Three low-cost carriers are seeking to descend on San Francisco International Airport as soon as this year, altering the competitive landscape on several citypairs. JetBlue Airways in May is scheduled to launch service from the airport to Boston and New York, Southwest Airlines this fall plans to launch several undisclosed routes, while San Francisco-based Virgin America seeks to launch its flagship route between SFO and New York's John F. Kennedy International Airport this summer—pending the resolution of its ongoing approval process with U.S. regulators.
The expansion of low-cost carriers to San Francisco International Airport is viewed as a potential boon for corporate travel buyers in the area. "Speaking as a buyer, the history with low-cost carriers coming into any airport tends to lower the fares. I would expect that to be the case at SFO," said Rick Wakida, global travel manager at Gilead Sciences, which is headquartered in Foster City, Calif.
"We're right in between SFO and San Jose, but we're a little closer to San Francisco," Wakida said. "Because it's closer, because of the carrier makeup there and since it is the primary international gateway, many of our travelers fly from SFO."
With service to the East Coast already established from other Bay Area airports in Oakland and San Jose, JetBlue said that through the new service from SFO to JFK, it "will offer the most nonstop flights between New York City and the Bay Area."
"San Franciscans have been loyal to JetBlue since 2000, when we first launched service to Oakland International Airport," said JetBlue CEO David Neeleman in a statement. "Our customers continually asked for more service from more airports."
Southwest last month also said it plans to inaugurate new San Francisco International Airport service. The carrier, however, would not specify routes or frequencies, saying only that it is "currently in discussions with the airport and that it aims to return to the West Bay in a meaningful way in the early fall." Like JetBlue, "San Francisco International is the only major Bay Area airport we don't currently serve," Southwest said in a statement. The carrier in 2001 pulled its operations from the airport after 20 years. "Today, SFO has improved operationally and is a more cost-efficient airport, and Southwest is a far larger airline than it was in 2001 and better able to support this type of operation," Southwest CEO Gary Kelly said in a statement.
"There's plenty of gate space available" to accommodate the low-cost influx, a San Francisco International Airport spokesperson said, noting that airlines rent gates from the airport. The spokesperson said Southwest likely would rent three gates; JetBlue has yet to determine the number of gates it would occupy and Virgin America has not secured an agreement with the airport, "because they're not an airline yet."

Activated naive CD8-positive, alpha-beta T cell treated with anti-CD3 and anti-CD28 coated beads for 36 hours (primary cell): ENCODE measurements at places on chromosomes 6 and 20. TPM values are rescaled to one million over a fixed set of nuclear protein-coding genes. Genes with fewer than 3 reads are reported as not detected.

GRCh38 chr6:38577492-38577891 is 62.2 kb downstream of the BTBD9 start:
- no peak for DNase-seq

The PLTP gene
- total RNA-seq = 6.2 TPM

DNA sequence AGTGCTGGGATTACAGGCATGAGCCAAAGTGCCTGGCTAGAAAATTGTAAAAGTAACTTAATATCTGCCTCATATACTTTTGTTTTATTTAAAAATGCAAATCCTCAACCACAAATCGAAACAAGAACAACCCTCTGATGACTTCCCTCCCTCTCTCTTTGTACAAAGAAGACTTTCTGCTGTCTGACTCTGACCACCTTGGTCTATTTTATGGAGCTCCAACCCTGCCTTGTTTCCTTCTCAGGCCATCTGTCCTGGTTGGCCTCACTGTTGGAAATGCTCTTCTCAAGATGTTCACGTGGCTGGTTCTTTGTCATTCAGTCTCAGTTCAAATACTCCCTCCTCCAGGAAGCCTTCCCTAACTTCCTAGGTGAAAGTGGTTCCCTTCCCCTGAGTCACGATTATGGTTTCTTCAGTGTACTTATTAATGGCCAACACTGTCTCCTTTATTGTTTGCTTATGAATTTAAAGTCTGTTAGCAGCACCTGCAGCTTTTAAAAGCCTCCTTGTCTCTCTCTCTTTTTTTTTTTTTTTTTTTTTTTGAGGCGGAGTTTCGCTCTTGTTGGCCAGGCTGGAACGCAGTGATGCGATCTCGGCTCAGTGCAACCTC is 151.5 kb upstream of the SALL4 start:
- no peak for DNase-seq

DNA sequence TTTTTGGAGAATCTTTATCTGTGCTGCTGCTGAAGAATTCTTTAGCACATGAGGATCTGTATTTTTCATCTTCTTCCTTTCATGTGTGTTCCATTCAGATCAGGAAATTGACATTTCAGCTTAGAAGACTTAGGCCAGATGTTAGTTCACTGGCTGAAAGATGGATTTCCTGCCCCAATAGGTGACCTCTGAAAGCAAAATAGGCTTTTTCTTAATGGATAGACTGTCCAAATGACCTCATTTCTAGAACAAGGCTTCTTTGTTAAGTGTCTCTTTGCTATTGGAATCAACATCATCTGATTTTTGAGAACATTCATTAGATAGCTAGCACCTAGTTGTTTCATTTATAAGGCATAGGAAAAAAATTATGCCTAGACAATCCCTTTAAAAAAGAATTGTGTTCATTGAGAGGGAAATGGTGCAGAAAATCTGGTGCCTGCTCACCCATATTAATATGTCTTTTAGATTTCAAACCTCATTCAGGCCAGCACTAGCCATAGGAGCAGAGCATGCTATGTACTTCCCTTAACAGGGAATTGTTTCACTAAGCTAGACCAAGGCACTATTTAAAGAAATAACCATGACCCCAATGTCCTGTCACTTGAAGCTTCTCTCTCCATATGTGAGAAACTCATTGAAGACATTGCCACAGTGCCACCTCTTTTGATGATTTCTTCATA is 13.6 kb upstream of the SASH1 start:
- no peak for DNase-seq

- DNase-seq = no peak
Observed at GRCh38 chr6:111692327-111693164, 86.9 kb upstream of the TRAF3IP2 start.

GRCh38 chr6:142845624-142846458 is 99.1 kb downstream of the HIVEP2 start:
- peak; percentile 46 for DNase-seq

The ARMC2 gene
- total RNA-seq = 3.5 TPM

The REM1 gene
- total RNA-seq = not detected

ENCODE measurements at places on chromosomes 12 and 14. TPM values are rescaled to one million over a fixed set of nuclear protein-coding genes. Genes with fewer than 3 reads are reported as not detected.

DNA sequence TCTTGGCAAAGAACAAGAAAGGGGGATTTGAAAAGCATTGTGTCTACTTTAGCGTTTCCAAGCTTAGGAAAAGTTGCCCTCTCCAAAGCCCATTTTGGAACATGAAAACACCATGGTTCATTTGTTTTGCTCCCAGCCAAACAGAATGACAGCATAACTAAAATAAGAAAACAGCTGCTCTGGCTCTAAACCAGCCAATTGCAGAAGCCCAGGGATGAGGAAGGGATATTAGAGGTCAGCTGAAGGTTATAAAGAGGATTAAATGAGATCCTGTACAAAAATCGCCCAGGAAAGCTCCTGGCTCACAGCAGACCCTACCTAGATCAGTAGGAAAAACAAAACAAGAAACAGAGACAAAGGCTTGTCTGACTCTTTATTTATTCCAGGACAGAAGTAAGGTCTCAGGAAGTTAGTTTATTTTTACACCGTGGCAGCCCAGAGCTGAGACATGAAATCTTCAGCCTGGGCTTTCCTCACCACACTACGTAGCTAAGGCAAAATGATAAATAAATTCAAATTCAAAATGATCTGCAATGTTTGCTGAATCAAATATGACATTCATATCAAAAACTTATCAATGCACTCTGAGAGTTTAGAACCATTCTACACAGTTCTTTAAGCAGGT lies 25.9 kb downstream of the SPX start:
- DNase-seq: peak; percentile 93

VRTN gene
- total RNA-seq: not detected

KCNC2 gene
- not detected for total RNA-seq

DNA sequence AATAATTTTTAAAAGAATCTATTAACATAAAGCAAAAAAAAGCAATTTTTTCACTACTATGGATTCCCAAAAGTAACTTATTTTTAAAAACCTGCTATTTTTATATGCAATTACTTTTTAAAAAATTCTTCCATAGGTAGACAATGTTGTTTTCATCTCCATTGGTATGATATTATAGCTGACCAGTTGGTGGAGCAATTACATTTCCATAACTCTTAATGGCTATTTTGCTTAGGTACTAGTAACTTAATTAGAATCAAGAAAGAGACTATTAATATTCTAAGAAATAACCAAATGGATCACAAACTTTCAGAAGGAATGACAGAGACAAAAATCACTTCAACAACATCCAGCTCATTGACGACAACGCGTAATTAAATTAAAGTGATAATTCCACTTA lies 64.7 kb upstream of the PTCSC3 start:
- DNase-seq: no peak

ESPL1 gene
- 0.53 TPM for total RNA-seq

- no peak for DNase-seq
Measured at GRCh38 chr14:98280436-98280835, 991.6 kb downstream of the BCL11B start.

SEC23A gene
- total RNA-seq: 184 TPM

American Airlines—an entrenched carrier on the New York-San Francisco route—said it also would expand service as the new kids enter the block. American in August plans to allocate an additional Boeing 767 for its San Francisco route, bringing service from five to six daily flights, senior vice president of global sales David Cush said last month.
"This is a competitive response to JetBlue," Cush said. "We do very well on that route with our five 767s today. We were able to go in with some of our efficiencies that we've been gaining in our operations and free up another 767. This looked like the place to put it. In general, what happens when you get a low-cost entrant into these markets, it does stimulate a lot of traffic and we'll be there to absorb the demand." Cush noted that American Airlines is offering corporate travelers "a strong front of the cabin proposition on that route" with an upgraded premium product coming on board.
Virgin America is hoping to launch its inaugural service between SFO and JFK this summer—and said it is not discouraged by JetBlue's move to get the jump on the route. A spokesperson said that fares have been historically high in San Francisco and, like Cush, said that the influx of new carriers will stimulate demand in the market, leaving enough demand for San Francisco's new entrants.
Although still mired in tribulations with U.S. regulators in its preparations for takeoff, Virgin America last month said it seeks to serve up to 30 cities within five years. The nascent carrier confirmed plans to serve San Francisco; Washington, D.C.; Los Angeles; San Diego and Las Vegas.
DOT in December rejected Virgin America's bid to fly, claiming the carrier had not demonstrated that it was at least 75 percent owned and controlled by U.S. citizens (BTN, Jan. 22).
After the airline retooled its structure and refiled with DOT, a spokesperson last month said, "We hope that we should hear back in the next couple of months and obviously we feel we were always U.S.-owned and -operated, but with the changes we've made we've clearly demonstrated that." The carrier last month also secured $30 million in additional equity and debt investment from U.S. investors, including Cyrus Capital Partners and Black Canyon Capital.